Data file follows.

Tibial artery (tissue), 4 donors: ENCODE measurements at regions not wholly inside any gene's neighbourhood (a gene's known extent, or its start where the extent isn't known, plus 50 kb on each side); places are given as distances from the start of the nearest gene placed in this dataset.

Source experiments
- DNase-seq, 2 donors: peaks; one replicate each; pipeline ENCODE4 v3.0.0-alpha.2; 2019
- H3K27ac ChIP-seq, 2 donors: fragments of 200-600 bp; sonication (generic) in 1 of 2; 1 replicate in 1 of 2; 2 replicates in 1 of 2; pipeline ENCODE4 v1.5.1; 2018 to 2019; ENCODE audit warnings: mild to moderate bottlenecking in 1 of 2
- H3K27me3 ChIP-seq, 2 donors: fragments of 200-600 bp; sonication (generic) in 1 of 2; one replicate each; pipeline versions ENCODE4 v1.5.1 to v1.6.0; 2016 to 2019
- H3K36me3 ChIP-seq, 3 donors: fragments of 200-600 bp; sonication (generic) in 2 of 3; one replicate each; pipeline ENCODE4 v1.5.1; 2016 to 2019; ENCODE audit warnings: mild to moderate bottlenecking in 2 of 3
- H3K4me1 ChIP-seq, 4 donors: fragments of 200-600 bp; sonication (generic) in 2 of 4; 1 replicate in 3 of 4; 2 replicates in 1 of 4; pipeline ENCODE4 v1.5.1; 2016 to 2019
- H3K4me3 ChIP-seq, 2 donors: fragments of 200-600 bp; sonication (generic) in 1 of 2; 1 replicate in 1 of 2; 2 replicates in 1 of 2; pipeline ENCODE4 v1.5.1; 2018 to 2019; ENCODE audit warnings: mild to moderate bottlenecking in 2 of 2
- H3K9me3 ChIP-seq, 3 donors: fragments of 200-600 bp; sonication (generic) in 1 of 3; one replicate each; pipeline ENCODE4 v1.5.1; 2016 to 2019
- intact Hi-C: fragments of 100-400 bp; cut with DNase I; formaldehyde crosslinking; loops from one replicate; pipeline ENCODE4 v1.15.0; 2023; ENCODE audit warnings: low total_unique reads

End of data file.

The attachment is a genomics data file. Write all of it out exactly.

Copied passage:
Tibial artery (tissue), 4 donors: ENCODE measurements at regions not wholly inside any gene's neighbourhood (a gene's known extent, or its start where the extent isn't known, plus 50 kb on each side); places are given as distances from the start of the nearest gene placed in this dataset.

Source experiments
- DNase-seq, 2 donors: peaks; one replicate each; pipeline ENCODE4 v3.0.0-alpha.2; 2019
- H3K27ac ChIP-seq, 2 donors: fragments of 200-600 bp; sonication (generic) in 1 of 2; 1 replicate in 1 of 2; 2 replicates in 1 of 2; pipeline ENCODE4 v1.5.1; 2018 to 2019; ENCODE audit warnings: mild to moderate bottlenecking in 1 of 2
- H3K27me3 ChIP-seq, 2 donors: fragments of 200-600 bp; sonication (generic) in 1 of 2; one replicate each; pipeline versions ENCODE4 v1.5.1 to v1.6.0; 2016 to 2019
- H3K36me3 ChIP-seq, 3 donors: fragments of 200-600 bp; sonication (generic) in 2 of 3; one replicate each; pipeline ENCODE4 v1.5.1; 2016 to 2019; ENCODE audit warnings: mild to moderate bottlenecking in 2 of 3
- H3K4me1 ChIP-seq, 4 donors: fragments of 200-600 bp; sonication (generic) in 2 of 4; 1 replicate in 3 of 4; 2 replicates in 1 of 4; pipeline ENCODE4 v1.5.1; 2016 to 2019
- H3K4me3 ChIP-seq, 2 donors: fragments of 200-600 bp; sonication (generic) in 1 of 2; 1 replicate in 1 of 2; 2 replicates in 1 of 2; pipeline ENCODE4 v1.5.1; 2018 to 2019; ENCODE audit warnings: mild to moderate bottlenecking in 2 of 2
- H3K9me3 ChIP-seq, 3 donors: fragments of 200-600 bp; sonication (generic) in 1 of 3; one replicate each; pipeline ENCODE4 v1.5.1; 2016 to 2019
- intact Hi-C: fragments of 100-400 bp; cut with DNase I; formaldehyde crosslinking; loops from one replicate; pipeline ENCODE4 v1.15.0; 2023; ENCODE audit warnings: low total_unique reads